|Other People | Frank J. Bradley | Olive Rambo Cook | Jerry Litton ||
Past and Present of Livingston County
Volume 2. Biographies
by Major A. J. Roof. 1913
Millard C. Gregg, a well known and representative agriculturist of Medicine township, where he owns one hundred and twenty acres on section 28, was born in Shelby county, Illinois, September 3, 1870. He is a son of George W. and Mary (Westcott) Gregg, the former a veteran of the Civil war and for many years prominent and well known in Laredo, Missouri, where his death occurred in 1910.
Millard C. Gregg acquired his education in the public schools of Illinois. laying aside his books at the age of eighteen. He afterward assisted his father with the work of the farm for about four years and then worked for three years as a farm laborer. At the end of that time he rented land and carried on general agricultural pursuits in this way for eight years. He then left Illinois and came to Missouri; buying a farm in Linn county which he operated for about five years, after which he came to Livingston county, where he has since resided. He purchased one hundred and twenty acres on Section 28. township 59, range 22, in Medicine township, and with characteristic energy has carried forward the work of development. having now about seventy acres under cultivation. He engages in mixed farming and is also interested in stock-raising, keeping twelve horses, five head of cattle, sixty swine and about fifty sheep. He has always been strictly up-to-date in his farming, has made use of modern implements and scientific methods and in this way has gained success.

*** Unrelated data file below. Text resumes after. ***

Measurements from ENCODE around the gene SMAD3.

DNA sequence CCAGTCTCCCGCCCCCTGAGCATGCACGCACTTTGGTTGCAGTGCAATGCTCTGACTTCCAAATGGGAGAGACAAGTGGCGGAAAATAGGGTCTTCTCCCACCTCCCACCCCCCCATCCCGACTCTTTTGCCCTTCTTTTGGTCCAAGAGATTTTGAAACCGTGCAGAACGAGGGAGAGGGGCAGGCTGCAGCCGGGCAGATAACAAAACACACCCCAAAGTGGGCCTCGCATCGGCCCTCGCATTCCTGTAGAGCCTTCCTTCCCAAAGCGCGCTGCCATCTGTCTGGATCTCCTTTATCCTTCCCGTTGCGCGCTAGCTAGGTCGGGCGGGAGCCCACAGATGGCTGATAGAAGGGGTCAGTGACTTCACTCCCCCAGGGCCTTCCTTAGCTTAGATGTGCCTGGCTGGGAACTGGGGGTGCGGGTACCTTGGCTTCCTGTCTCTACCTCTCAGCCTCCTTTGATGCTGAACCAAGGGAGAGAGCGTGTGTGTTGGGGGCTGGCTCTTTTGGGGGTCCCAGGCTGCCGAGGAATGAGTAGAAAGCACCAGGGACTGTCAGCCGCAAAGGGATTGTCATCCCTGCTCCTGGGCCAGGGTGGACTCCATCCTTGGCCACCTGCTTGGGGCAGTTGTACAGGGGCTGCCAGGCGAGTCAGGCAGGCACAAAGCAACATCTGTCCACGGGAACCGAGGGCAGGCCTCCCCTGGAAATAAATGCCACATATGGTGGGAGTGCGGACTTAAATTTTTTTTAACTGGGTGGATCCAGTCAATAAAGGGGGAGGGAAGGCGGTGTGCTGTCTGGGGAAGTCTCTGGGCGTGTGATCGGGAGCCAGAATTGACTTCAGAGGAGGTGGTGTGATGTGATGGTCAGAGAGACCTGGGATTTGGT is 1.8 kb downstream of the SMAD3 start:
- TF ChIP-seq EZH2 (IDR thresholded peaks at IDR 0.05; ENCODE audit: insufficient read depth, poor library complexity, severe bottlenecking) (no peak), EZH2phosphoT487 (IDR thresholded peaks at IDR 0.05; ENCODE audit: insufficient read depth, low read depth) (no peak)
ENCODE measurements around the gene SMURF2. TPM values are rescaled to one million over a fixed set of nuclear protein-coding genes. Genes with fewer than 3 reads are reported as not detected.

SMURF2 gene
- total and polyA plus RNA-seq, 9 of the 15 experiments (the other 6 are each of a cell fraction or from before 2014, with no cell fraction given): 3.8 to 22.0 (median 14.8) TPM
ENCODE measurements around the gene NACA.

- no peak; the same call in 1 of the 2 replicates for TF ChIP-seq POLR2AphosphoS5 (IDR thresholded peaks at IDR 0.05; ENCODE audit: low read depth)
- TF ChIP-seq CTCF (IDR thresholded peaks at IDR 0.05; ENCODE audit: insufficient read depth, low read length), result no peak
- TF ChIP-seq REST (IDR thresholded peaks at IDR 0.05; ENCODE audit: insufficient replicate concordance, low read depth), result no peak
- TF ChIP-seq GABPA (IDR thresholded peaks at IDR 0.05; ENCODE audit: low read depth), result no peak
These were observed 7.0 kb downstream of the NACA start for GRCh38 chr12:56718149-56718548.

In Grundy county, Missouri, on February 13, 1900, Mr. Gregg was united in marriage to Mrs. Comora Schumacher. a daughter of Eli and Ellen (Sallee) Boudro, the former of whom died in 1895. His widow survives him and makes her home with the subject of this review. Mr. and Mrs. Gregg have two children, Tressie and Ethel. Mrs. Gregg also has a daughter, Gladys Schumacher, by her former marriage.
Mr. Gregg is a member of the Methodist Episcopal church, and his fraternal connections are with the Independent Order of Odd Fellows. He gives his political allegiance to the republican party and has for two years been a school director. His success has been by no means the result of fortunate circumstances; it has come to him through energy, labor and perseverance directed by business ability and has been so worthily used that no man in the township is held in higher regard than Mr. Gregg.